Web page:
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EIU Students Saw Damage on Their Credit Caused by ID Theft

By Faye Mergel
Published: Monday, January 18th, 2010

Identity theft experts say college students can be easier targets by crooks. Students of Eastern Illinois University (EIU) could well attest to that. A computer virus has just recently put the personal information of thousands of students and college applicants at risk for ID theft, leaving them worried about what could happen to their credit. However, specialists assure students that they can prevent crooks from causing damage if they keep track of their credit report.

EIU Students Saw Damage on Their Credit Caused by ID Theft Financial health coordinator Jackie See says she has spoken to students who have lost thousands of dollars because of identity theft. The crime, which is the fastest growing in the United States, is a serious problem for everyone but college students are seen as easier targets.

See enumerates practices by many college students which make them more vulnerable to ID thieves: they let their Social Security number easily accessed, do not keep their receipts, do not balance their checkbook, and receive credit card or loan offers through mail. See remarks that youngsters are inexperienced when it comes to handling their finances. The coordinator warned that ID thieves can do a lot of damage if they have a person’s name, address, and Social Security number.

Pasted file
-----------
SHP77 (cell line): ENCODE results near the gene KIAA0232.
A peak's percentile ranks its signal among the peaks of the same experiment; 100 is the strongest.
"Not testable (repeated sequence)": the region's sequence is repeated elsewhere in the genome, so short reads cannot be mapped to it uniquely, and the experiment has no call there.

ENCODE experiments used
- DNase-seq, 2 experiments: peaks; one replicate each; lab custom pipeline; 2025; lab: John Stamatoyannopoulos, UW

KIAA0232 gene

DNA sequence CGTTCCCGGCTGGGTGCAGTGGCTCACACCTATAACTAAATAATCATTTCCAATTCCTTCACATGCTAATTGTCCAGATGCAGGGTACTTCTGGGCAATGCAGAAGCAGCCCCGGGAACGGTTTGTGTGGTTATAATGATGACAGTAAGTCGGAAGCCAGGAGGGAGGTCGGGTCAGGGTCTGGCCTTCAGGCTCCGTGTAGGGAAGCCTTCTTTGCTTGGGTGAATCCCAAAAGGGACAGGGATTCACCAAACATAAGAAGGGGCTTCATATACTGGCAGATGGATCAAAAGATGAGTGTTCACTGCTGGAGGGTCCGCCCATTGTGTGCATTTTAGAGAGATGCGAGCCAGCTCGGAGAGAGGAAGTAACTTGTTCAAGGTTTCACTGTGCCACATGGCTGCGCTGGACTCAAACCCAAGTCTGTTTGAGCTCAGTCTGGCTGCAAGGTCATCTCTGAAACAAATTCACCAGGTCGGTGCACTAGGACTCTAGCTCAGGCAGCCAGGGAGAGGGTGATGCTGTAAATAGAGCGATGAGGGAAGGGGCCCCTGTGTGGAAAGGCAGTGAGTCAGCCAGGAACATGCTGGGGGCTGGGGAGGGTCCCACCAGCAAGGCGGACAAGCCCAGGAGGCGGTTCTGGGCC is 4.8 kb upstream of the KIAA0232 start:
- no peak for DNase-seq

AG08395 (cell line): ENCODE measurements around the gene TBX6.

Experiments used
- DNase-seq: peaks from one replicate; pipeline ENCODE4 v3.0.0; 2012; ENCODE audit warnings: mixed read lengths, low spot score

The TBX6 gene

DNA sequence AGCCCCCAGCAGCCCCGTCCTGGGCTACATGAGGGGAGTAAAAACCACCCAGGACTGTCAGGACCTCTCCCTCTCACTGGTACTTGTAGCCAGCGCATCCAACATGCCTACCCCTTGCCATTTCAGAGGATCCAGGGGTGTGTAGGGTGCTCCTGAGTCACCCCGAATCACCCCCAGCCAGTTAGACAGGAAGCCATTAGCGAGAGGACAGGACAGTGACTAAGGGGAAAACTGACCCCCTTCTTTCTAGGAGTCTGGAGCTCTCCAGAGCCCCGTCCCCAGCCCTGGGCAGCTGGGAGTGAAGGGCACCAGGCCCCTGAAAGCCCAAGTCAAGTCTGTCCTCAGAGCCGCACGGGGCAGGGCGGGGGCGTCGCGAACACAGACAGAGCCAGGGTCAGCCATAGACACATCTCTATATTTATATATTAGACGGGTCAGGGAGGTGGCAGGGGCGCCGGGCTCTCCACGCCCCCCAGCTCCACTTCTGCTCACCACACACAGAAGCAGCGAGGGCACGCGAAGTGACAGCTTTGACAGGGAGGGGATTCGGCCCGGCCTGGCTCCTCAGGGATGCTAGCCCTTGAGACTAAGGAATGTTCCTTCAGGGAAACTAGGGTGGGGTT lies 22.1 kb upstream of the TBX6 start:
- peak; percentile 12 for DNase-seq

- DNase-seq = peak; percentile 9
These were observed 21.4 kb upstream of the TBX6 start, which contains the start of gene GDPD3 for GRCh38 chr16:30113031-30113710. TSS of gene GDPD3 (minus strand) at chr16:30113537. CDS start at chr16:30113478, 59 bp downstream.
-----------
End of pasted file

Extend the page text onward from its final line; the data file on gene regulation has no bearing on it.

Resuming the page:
When fall semester ended, 9,000 students who sought admission in EIU had their personal information compromised because of a malware virus. The virus opened outside access to the electronic application data of some college applicants between Nov. 11 and Nov. 16. Social Security numbers, mailing addresses, and other personal identifying information are contained in the server, placing those students at risk for the crime. Administrators put the server under investigation after noticing suspicious activity. Adam Dodge, Eastern’s technology officer, assures students though that not all who applied during that period are considered to be at high risks. Just a small percentage of them, he says during an edition of the university newspaper.

For their protection, the university has provided free credit monitoring and ID theft protection for current students and applicants.

See tells students that they would know ID theft has occurred if there are unknown opening of credit cards, mortgage, or bank accounts under their name. See adds that everyone must be more careful about their finances with the expansion of technology. ID theft specialists say the best way to deter ID thieves is by checking a credit report regularly.

The three largest credit bureaus in the country—Equifax, Experian, and TransUnion—are required by federal law to give one free credit report to consumers once a year. See suggests check a credit report regularly for anyone who is above 18 years old.

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